We spent the first three weeks exploring image and sound and text, individually and integrated. We played, we looked, we played, we listened, we played, we talked.

IMG_2362

And then I set them loose to create a multimedia piece that expressed something they felt they had to express, something that was not merely dazzling but meaningful. I urged them to consider the emotional as well as narrative arcs of their work; to think about entrances, exits and the terror of the middle; how the piece has to do more than exert their own fascination with their experience. It has to matter. And they had to make discoveries in the process. Or as Robert Frost put it, “No surprise for the writer, no surprise for the reader.”
IMG_2374

This group of 17 used all kinds of media and each other to extend their toolset, their subject matter, their creativity, their understanding. They truly taught one another and themselves and me.

One student is making an installation; some used audio/image, some text/image, some audio/text/image; lots of iMOVIE, some hypertext, slides–we used no college server, few expensive high-end tools. It was scary. Frustrating. Yet already they have stretched themselves to consider themselves as writers both in traditional ways–hunkering down with words on paper, and in emerging ways–exploring the ways in which words, images, and sound can come together on the computer screen or in a gallery space.

Here’s just a narrow sampling, including reflections (check out their individual blogs for more):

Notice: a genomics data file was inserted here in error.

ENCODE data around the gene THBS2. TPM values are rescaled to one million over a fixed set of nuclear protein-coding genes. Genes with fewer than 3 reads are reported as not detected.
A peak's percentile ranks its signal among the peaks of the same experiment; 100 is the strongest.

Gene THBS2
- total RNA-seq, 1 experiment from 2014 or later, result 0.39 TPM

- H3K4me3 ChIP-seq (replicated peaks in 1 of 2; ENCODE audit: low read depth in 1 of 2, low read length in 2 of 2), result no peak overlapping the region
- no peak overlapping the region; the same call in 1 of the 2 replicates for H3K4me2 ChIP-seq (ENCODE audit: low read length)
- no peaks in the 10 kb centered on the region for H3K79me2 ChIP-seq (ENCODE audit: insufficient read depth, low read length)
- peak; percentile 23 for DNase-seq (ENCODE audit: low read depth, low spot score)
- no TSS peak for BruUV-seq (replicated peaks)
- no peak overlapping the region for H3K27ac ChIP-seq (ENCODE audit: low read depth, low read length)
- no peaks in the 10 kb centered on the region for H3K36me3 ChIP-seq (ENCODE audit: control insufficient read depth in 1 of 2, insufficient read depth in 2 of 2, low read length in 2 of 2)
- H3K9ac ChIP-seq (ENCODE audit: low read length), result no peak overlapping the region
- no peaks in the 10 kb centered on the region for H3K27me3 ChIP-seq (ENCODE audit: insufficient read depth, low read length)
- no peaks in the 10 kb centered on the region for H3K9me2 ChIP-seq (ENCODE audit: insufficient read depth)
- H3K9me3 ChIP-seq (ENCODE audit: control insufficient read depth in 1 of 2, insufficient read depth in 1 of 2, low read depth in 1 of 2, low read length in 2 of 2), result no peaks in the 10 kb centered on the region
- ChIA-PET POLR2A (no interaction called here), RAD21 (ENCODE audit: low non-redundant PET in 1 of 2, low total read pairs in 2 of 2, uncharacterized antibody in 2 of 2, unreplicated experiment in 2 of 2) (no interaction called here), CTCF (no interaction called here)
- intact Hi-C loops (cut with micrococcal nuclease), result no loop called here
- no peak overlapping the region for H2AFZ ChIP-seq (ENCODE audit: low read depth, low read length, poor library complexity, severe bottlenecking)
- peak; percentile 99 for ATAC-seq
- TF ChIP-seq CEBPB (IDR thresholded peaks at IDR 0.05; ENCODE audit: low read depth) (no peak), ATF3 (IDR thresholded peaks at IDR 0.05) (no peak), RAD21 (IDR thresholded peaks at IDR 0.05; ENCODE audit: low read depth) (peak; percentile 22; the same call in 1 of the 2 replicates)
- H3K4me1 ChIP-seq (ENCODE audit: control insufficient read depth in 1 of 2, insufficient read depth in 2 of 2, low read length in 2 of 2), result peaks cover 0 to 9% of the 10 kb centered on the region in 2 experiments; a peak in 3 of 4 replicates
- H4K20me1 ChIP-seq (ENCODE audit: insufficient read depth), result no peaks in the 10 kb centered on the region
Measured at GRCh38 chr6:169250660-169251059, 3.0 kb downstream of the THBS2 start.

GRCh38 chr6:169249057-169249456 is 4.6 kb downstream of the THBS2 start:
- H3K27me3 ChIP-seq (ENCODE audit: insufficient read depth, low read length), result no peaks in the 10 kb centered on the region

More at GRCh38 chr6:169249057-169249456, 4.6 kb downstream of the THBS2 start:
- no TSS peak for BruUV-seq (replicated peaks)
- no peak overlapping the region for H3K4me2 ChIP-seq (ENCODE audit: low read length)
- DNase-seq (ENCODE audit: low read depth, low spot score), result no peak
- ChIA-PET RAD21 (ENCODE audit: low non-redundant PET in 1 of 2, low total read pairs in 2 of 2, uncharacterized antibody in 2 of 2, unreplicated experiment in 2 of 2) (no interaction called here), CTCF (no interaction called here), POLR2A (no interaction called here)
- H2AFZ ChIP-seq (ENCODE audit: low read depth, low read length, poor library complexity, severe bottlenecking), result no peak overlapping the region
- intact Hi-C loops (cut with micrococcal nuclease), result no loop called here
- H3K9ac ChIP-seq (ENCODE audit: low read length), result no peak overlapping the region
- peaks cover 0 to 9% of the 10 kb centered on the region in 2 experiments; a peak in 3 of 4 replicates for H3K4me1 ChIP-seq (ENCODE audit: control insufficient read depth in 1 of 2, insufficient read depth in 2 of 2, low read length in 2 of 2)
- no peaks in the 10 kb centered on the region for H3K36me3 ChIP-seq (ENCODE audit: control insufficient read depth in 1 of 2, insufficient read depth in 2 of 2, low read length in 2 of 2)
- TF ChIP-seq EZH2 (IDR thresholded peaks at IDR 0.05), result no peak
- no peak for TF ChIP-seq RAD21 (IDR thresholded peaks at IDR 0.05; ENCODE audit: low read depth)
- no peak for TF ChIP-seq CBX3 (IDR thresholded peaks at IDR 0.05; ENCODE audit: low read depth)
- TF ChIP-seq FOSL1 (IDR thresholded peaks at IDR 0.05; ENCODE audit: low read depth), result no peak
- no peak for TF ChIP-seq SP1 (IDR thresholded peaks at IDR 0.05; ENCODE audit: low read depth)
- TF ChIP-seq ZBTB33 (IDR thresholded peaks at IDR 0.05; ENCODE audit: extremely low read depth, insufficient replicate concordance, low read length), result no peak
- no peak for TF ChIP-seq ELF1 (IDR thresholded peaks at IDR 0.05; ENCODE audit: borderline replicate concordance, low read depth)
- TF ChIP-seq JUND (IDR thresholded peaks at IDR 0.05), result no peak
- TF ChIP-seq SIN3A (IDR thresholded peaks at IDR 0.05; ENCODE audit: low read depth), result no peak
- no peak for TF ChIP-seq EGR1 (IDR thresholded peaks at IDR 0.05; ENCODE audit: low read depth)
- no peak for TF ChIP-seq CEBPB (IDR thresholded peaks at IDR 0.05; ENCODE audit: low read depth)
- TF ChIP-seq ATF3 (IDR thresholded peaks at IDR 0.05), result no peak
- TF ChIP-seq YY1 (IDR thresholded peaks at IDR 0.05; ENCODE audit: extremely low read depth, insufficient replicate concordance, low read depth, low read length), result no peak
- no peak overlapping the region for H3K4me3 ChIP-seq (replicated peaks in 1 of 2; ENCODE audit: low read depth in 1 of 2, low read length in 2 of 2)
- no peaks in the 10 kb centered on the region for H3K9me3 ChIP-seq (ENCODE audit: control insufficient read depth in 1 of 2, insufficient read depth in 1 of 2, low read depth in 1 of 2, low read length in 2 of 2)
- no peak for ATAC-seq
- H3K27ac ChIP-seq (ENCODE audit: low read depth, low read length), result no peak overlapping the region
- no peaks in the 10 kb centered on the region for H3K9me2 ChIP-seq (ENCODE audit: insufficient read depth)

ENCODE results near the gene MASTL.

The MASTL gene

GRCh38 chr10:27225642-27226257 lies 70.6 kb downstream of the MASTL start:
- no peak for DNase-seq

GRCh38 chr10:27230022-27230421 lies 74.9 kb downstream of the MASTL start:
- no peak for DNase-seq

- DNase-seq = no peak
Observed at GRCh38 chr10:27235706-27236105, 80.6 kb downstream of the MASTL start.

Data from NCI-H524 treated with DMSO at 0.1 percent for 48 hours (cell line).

A project that lifts iMovie to new heights: Memory plus Kyle’s reflection–a first in this course–on Voicethread

A project using music as effectively and essentially as image and text:Imagine a Little Girl

Another use of image, text and voiceover: Shira And from her Reflection:

That is what multimedia has taught me. Know your story and know the tool you wish to shape it with. Because we have more options, we also have a greater responsibility – obligation, almost – to choose the best media, present our story exactly as it should be presented. As writers of the twenty-first century, we should know our alternatives and learn how to use the multitude of media available to us. If we choose to peel a potato with an axe, we should do so not out of ignorance at using the potato-peeler, but out of knowledge that the final effect, as well as the process, is the one we are after.

A project containing the student’s paintings: Catharsis

A dramatic narrative playing with voice, text and image Laura Lying (in the lane) plus reflection–excerpt here: